4. China is probably a lot like Korea, but maybe they don’t pay for airfare/housing quite as much as Korea? I also think China is far more on the radar of most North Americans, at least.

    It does depend on where you are (Seoul having more places to spend money than Daegu or Busan or smaller places), but I was more referring to the fact that most people in Korea are more into “the lifestyle” and less into long-term saving. An equally valid choice, of course, and one I probably should have gone more into. Good question!

    • Mine did, but I have no idea if that was representative of the norm or not. Agreed about being more visible, though. A lot of people seemed to see teaching as a step towards learning the language and culture in order to résumé it later.

  5. This is over-generalization territory, but I think there aren’t that many people who are all that interested in Korean culture (certainly when compared to Japan.) And many who initially are quickly become disillusioned upon arrival.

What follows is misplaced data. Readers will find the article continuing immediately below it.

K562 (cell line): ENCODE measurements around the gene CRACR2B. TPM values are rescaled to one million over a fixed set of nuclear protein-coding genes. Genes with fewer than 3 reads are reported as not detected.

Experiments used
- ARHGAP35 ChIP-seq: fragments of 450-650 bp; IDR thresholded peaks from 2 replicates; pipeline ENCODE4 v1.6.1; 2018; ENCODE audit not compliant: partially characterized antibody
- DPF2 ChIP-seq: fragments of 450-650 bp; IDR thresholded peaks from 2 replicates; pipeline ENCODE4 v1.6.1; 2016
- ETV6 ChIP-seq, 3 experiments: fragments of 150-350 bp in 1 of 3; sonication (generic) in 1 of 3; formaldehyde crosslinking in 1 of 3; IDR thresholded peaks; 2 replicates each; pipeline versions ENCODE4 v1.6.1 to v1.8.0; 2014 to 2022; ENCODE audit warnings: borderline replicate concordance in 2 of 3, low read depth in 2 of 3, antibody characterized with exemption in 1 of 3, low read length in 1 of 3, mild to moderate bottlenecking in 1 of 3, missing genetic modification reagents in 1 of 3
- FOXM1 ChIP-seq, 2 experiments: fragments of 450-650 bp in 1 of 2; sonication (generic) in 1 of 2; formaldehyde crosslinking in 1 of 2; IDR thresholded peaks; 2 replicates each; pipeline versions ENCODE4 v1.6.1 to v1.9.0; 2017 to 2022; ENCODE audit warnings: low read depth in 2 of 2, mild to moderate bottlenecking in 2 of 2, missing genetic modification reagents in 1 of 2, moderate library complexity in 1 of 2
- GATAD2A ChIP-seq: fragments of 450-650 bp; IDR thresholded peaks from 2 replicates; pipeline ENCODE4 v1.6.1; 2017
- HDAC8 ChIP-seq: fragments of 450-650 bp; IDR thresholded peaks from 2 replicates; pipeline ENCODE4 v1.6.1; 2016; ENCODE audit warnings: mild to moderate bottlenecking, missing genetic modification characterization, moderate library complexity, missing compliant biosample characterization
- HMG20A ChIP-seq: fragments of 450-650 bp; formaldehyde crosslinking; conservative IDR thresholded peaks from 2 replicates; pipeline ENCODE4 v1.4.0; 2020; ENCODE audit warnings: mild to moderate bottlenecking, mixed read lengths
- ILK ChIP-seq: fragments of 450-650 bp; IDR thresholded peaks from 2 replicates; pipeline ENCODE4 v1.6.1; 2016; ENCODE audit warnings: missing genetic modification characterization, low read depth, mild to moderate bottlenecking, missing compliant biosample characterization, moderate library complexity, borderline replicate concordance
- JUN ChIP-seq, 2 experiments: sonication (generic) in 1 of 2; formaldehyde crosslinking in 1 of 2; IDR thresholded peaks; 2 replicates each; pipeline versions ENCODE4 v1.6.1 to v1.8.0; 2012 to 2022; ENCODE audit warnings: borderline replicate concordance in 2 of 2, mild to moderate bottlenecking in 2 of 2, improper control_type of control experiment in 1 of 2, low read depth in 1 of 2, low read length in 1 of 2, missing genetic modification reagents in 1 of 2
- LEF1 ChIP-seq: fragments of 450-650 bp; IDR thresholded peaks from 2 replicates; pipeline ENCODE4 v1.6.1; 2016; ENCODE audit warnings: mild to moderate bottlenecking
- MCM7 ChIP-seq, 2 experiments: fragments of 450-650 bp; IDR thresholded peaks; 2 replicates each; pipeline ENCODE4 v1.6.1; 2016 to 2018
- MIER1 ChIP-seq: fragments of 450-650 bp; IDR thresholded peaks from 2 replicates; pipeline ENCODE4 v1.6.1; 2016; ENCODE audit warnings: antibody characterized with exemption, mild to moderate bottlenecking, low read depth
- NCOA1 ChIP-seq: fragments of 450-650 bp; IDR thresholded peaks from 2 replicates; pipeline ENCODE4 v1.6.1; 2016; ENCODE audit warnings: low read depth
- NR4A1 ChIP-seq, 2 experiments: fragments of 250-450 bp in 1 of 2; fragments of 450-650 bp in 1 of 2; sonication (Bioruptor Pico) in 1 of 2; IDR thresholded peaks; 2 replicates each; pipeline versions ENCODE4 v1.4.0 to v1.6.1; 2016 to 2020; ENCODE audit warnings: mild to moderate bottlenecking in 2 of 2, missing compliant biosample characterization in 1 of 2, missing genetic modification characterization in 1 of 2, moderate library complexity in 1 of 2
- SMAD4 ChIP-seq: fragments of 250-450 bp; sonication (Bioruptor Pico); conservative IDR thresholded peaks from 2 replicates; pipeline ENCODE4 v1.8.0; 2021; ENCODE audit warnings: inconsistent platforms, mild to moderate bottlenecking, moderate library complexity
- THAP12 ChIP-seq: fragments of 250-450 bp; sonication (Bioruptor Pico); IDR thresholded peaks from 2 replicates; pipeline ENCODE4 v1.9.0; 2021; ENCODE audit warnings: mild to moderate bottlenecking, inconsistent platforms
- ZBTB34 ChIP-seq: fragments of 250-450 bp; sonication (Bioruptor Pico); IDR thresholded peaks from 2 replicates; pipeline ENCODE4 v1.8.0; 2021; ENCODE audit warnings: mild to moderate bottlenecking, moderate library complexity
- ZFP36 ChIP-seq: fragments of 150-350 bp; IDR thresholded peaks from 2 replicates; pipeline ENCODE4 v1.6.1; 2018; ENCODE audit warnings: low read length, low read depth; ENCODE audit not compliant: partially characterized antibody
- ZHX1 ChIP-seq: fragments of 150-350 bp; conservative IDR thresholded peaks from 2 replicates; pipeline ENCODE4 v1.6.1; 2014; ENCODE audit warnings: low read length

• Yea, true, but I think a lot of that is just through familiarity? In the US, at least, I feel like we see a lot more exported from Japanese culture than Korean. I wonder, though, if the whole Psy thing will have the future-ESL-Teachers-of-America leaning a little bit back the other way?

      • Yeah, it’s hard to yet say if Psy is something different or just the biggest Kpop star to date. I suspect it might be the latter, but it will be interesting to see.

        As to the culture, you’re right of course. But also I think Korean culture is in a pretty weird place–simultaneously 15 years in the future and 50 years in the past. And tinged (if not infused) with socially acceptable xenophobia. Not the easiest place to really sink into the culture.

      • Going back to overgeneralizations, but I remember feeling that much of East Asia was like that. I need to head back to that area and visit S. Korea, though. I never made it a priority when I lived in the region but its definitely somewhere that seems like an interesting experience.